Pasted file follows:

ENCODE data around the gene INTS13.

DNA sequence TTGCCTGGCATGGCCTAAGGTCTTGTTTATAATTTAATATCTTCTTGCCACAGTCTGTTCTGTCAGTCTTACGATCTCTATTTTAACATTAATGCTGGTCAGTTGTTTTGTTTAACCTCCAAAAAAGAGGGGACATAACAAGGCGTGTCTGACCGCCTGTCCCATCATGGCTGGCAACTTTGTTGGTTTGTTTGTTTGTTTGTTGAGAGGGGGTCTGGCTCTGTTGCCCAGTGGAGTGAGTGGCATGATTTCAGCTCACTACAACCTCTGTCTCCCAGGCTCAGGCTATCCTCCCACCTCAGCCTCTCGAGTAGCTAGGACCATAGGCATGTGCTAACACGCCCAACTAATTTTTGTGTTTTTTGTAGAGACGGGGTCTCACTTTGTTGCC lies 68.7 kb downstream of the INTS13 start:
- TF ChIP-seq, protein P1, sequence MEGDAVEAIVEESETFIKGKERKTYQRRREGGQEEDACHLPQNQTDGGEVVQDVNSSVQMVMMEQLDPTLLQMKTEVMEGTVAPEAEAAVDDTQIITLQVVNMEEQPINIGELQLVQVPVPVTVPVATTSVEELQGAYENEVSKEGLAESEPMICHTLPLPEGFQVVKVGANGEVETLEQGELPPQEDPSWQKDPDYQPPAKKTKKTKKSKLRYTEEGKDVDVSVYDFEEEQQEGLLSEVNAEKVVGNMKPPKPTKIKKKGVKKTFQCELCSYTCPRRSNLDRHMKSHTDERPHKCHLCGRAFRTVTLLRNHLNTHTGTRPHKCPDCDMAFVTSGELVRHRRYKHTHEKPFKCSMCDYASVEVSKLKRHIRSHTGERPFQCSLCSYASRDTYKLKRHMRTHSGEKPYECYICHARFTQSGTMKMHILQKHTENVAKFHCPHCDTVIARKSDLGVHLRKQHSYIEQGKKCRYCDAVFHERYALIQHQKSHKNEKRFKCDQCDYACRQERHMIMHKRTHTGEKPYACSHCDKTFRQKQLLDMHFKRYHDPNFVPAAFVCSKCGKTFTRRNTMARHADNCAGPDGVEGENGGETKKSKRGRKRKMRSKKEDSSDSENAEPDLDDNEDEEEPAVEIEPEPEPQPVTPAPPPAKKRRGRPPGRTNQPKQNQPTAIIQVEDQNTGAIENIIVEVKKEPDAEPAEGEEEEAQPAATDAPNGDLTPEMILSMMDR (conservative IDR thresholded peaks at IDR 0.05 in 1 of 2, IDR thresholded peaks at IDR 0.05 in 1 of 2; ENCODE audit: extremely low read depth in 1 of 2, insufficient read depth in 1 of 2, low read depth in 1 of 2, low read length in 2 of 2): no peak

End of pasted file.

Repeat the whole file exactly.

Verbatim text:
ENCODE data around the gene INTS13.

DNA sequence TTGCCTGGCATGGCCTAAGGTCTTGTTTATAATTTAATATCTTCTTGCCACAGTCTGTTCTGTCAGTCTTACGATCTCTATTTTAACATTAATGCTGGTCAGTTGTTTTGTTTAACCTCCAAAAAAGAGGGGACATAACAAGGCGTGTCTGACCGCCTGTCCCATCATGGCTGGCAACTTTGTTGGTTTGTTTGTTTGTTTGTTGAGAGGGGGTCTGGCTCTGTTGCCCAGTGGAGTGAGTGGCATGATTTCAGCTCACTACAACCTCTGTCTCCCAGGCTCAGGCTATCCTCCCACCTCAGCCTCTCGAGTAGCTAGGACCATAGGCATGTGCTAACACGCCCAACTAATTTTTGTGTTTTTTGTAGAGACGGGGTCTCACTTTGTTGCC lies 68.7 kb downstream of the INTS13 start:
- TF ChIP-seq, protein P1, sequence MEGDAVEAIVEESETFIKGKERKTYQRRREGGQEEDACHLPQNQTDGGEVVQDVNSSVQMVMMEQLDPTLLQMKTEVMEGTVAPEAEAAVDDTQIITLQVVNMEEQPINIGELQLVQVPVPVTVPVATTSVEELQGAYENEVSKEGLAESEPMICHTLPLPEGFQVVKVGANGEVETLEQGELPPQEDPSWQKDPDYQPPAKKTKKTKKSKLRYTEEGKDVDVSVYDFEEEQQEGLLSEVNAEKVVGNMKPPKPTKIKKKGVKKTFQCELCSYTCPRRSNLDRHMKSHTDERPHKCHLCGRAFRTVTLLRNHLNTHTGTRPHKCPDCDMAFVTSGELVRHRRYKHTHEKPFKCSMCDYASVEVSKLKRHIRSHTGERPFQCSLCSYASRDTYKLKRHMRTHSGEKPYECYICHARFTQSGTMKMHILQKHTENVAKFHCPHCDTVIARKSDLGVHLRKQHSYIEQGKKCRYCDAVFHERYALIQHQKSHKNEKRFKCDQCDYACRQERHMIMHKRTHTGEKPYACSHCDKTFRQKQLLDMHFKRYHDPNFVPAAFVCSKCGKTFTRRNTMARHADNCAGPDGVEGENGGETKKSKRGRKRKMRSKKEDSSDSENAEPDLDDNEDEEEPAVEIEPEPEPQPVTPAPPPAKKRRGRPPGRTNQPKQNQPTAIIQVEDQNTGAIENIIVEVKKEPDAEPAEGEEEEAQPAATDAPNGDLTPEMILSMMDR (conservative IDR thresholded peaks at IDR 0.05 in 1 of 2, IDR thresholded peaks at IDR 0.05 in 1 of 2; ENCODE audit: extremely low read depth in 1 of 2, insufficient read depth in 1 of 2, low read depth in 1 of 2, low read length in 2 of 2): no peak